Embarrassment delays some people in Arizona from going to the doctor when they experience gastrointestinal symptoms. When they do seek care, their symptoms might be similar to many types of digestive tract disorders, and a misdiagnosis might impede the early detection of colorectal cancer.
A long list of medical problems, including hemorrhoids, irritable bowel syndrome, ulcerative colitis, celiac disease and Crohn’s disease, can be confused with colorectal cancer. Doctors might associate abdominal pain, constipation, diarrhea or rectal bleeding reported by patients with another problem that produces the same symptoms. For example, an intestinal mass might be attributed to an ovarian cyst, an appendix problem or lymphoma.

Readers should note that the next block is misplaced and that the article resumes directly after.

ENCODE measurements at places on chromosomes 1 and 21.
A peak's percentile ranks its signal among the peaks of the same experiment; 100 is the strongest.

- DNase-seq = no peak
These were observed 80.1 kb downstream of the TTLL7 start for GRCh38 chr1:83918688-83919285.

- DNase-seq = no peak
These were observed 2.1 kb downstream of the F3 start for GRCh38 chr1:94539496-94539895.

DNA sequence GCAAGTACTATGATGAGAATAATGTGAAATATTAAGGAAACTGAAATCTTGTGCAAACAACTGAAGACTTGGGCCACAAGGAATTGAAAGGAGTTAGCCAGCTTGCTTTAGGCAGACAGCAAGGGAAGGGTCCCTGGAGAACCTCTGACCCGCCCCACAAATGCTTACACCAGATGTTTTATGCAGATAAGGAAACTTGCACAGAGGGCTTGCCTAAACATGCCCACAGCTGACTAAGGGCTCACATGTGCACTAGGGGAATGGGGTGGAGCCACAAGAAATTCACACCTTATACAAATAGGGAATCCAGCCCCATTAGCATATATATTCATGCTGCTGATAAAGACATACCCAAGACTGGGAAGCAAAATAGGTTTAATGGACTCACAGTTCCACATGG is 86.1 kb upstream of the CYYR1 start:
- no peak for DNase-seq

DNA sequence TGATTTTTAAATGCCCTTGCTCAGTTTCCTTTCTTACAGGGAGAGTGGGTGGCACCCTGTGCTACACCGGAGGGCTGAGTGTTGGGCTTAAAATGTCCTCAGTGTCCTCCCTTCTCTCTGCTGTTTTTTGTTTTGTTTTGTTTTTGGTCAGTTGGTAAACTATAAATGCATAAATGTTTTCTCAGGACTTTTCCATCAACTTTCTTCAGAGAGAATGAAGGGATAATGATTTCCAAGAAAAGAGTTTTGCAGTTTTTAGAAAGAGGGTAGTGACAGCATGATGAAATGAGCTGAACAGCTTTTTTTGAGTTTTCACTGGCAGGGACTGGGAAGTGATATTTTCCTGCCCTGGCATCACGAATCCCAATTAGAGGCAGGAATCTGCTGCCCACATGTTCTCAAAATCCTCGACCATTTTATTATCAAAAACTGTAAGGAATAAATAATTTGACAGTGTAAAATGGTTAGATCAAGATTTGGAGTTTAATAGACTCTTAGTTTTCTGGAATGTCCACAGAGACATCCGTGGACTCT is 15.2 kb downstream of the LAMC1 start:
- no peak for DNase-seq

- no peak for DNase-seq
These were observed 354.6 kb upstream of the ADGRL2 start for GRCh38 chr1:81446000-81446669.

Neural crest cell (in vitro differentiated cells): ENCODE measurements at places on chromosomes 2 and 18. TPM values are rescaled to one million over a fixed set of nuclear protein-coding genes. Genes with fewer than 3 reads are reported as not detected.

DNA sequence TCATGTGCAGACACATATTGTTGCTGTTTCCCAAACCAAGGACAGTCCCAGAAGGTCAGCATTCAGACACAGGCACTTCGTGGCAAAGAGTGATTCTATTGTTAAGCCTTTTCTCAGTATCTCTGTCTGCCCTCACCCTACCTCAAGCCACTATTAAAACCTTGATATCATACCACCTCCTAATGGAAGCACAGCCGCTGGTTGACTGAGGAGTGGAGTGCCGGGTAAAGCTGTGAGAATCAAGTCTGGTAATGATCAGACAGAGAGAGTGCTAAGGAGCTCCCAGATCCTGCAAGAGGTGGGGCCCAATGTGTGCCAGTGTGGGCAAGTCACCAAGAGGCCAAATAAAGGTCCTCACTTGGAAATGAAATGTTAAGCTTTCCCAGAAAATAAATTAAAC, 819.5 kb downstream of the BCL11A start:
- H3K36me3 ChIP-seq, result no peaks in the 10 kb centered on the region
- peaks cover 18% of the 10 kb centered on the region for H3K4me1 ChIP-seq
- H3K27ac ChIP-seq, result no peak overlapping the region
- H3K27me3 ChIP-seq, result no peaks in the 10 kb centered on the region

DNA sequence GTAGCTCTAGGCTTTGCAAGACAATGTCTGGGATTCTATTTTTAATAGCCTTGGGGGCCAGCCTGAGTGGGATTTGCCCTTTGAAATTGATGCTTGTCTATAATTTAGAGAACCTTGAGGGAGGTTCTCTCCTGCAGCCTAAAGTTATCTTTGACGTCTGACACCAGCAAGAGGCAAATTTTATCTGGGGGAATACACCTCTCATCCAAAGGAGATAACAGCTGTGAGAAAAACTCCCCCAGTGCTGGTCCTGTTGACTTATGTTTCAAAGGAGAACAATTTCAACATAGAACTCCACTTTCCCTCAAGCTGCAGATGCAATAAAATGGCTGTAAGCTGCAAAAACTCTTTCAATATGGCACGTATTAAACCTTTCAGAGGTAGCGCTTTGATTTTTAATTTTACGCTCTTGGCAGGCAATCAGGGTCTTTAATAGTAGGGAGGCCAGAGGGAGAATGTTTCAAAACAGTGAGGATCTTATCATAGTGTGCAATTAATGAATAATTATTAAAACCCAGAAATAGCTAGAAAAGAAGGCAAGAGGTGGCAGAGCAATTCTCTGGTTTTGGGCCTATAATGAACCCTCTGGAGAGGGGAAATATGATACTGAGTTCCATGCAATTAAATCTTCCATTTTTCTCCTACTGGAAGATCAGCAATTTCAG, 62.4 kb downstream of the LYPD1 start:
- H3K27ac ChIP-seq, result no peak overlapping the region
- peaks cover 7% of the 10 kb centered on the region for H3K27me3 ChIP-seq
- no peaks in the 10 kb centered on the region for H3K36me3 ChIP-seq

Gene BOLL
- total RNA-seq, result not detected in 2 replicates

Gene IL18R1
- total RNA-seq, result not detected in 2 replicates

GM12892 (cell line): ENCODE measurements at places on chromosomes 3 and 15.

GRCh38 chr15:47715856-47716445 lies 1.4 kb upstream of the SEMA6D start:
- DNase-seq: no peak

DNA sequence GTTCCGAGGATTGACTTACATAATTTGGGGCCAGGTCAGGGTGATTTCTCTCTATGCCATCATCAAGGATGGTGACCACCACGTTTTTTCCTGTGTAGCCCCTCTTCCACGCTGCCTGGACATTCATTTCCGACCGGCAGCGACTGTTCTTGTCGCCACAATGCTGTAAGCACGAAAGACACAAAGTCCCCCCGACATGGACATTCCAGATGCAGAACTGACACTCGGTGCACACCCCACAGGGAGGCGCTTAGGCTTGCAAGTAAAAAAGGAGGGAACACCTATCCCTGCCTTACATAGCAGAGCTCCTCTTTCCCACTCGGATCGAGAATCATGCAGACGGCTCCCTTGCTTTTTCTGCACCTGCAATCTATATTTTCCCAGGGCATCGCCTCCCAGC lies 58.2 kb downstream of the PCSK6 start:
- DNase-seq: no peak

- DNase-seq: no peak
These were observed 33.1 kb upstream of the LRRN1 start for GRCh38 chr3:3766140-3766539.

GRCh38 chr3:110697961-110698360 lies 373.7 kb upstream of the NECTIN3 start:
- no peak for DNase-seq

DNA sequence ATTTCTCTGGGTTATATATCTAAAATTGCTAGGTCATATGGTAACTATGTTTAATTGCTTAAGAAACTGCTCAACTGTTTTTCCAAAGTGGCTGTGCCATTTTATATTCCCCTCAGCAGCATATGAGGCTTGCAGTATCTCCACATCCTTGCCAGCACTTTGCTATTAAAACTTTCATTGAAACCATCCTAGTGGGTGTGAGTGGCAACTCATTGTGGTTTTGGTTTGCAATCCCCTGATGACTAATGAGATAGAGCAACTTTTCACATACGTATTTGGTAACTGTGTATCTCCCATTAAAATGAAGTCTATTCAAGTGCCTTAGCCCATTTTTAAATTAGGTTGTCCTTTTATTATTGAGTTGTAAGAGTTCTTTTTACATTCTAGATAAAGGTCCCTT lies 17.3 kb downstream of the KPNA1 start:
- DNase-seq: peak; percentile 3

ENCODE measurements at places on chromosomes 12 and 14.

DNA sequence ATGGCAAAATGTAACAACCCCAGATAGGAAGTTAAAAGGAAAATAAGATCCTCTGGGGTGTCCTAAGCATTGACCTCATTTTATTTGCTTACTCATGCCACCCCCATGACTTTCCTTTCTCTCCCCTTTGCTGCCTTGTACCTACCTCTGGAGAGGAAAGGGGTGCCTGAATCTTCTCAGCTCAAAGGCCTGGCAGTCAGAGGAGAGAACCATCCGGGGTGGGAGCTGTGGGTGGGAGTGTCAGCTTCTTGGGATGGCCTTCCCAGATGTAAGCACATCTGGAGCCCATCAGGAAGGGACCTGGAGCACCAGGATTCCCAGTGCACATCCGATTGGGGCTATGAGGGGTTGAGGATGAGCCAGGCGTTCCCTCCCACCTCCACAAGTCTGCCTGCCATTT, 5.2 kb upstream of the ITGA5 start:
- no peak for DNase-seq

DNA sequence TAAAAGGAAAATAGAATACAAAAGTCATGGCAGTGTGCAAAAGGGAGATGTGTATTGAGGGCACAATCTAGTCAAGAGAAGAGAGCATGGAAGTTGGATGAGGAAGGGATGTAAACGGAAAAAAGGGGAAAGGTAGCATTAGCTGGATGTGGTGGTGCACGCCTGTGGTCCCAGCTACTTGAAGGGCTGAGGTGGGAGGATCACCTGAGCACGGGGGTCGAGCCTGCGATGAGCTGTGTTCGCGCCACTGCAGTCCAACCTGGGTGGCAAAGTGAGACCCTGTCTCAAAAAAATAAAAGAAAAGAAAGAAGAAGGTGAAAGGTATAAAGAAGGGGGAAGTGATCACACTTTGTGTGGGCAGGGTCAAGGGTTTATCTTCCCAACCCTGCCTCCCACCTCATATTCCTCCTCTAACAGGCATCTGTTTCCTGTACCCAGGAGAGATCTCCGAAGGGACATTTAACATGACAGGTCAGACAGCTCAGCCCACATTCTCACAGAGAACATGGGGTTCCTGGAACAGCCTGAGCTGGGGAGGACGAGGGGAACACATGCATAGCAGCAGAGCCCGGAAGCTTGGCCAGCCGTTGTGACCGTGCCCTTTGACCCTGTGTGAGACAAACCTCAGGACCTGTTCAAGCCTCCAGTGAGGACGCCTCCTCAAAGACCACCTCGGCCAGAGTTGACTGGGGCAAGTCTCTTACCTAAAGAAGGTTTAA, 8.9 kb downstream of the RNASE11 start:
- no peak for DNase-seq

The lack of symptoms when colon cancer begins inside the body also thwarts efforts to diagnose the disease. When symptoms do arise, older people might shrug them off because they think that a poor diet is causing the constipation. When colorectal cancer goes undetected, the consequences for patients can be dire because treatments succeed most often when applied during the disease’s early stages. Because of the barriers to early diagnosis, colon cancer is the fifth most common subject of malpractice lawsuits.
Common complaints cited in these types of medical professional negligence claims include failing to detect important symptoms or not following up after an abnormal test result. A person who misses opportunities for treatment because of substandard medical care might work with an attorney to recover damages through the legal system. An attorney could obtain testimony from an independent medical expert to build a strong case. Information about the extent of the patient’s financial costs and pain and suffering could be presented by the attorney during negotiations with the health care provider’s insurance company.